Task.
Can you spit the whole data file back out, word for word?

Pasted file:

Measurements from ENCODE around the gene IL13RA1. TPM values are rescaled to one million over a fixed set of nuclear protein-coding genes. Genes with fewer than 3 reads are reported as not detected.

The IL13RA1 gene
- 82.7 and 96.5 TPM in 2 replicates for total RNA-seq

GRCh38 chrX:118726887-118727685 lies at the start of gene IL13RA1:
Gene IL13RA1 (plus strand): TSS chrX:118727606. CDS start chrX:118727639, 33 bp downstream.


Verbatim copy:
Measurements from ENCODE around the gene IL13RA1. TPM values are rescaled to one million over a fixed set of nuclear protein-coding genes. Genes with fewer than 3 reads are reported as not detected.

The IL13RA1 gene
- 82.7 and 96.5 TPM in 2 replicates for total RNA-seq

GRCh38 chrX:118726887-118727685 lies at the start of gene IL13RA1:
Gene IL13RA1 (plus strand): TSS chrX:118727606. CDS start chrX:118727639, 33 bp downstream.